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Truck driver uses 'ingenious mechanism' to steal fuel, credit card information in Newberry County, sheriff says

Newberry County Sheriff Lee Foster said the suspect had "an ingenious mechanism" for stealing the fuel, in addition to using the stolen credit card information.

NEWBERRY COUNTY, S.C. — Newberry County deputies busted "an elaborate plot" to steal diesel fuel and credit card information at a local truck stop, according to Newbery County Sheriff Lee Foster. 

It all started with the theft of several hundreds of gallons of diesel fuel from the Pilot Travel Center on SC Hwy 773 at I-16 in Prosperity. While deputies were following up on that theft, they saw another theft in process. That's when they uncovered 'an elaborate plot' to steal both fuel and credit card information.

RELATED: Deputies bust 'elaborate plot' to steal fuel, credit card information in Newberry County

A Newberry County deputy and the truck stop manager were reviewing surveillance video, they saw someone pumping diesel into a pickup truck. As they reviewed the video, they could tell the suspect's vehicle was the same from the previous crime, Foster said.

"I guess the criminal does return to the scene of the crime," Foster said. 

The deputy went to arrest the suspect, but the suspect tried to drive off. After a brief confrontation, authorities say the suspect was arrested.

RELATED: Sheriff: 3 caught stealing gas in Newberry County using 'remote controlled' device

Further investigation showed the suspect was using stolen credit card numbers and forged credit cards to activate the fuel pumps. 

Foster said the suspect had "an ingenious mechanism" for stealing the fuel, in addition to using the stolen credit card information. 

Authorities say the suspect would pump the fuel into the pickup truck, then a rigged pump on the undercarriage of the truck would transfer the fuel to a bladder in an enclosed trailer.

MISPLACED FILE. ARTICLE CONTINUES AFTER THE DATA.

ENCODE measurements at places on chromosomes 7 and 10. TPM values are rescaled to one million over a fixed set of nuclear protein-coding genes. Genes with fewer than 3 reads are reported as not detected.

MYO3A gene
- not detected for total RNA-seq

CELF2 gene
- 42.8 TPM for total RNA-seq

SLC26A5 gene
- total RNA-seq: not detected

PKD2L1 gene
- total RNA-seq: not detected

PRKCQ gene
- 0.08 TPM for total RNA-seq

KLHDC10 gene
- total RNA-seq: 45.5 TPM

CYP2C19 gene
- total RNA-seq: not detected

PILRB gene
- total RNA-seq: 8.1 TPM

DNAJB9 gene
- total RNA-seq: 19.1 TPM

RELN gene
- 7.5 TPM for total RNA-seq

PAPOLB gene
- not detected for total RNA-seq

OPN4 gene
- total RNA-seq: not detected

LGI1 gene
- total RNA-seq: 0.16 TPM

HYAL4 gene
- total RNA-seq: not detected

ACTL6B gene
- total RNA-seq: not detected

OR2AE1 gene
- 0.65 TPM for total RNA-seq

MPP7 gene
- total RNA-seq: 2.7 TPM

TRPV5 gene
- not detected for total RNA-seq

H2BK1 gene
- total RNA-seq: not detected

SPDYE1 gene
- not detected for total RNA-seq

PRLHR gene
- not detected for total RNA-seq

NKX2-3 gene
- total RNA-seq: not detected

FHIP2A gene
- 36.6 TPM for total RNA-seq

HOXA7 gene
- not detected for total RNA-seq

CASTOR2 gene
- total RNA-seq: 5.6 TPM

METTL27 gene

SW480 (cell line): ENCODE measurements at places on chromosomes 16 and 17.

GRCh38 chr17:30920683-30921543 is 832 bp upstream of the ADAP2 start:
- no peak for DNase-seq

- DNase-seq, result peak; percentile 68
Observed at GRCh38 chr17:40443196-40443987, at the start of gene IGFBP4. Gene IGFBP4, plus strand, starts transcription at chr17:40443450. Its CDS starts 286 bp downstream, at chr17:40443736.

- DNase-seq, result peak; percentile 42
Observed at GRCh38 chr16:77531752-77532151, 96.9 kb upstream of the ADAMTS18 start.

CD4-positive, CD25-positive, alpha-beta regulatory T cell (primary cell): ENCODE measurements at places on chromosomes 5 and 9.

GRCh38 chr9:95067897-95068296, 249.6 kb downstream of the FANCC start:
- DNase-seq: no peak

Foster said the stolen credit card numbers came from a “skimmer” device placed on gas pumps, which can read and record the credit card numbers as the card is placed into a gas pump. 

A 20-year-old Florida man was arrested and charged, according to Foster, and investigators are continuing to work with other law enforcement agencies across the state that have seen similar acts of theft. 

RELATED: Here are ways to prevent people from stealing gas from your vehicle

Foster is warning consumers to always look at the credit card slot on a gas pump or any machine that takes credit/debit cards and is unattended. Most times the skimmer is placed over the credit card orifice and is not firmly secured. It can be easily detected by wiggling the slot before the card is swiped or scanned.

Consumers should review their credit/debit card statements regularly and thoroughly to determine if any charges are made that were not incurred by the cardholder, especially if you purchased fuel in the area. 

The statements should outline where the purchases were made and the amount. 

If you find an unusual charge, call the credit card company immediately and then report the fraud to local law enforcement.

RELATED: Verify: Does Bluetooth detect credit card skimmers at the gas pump?

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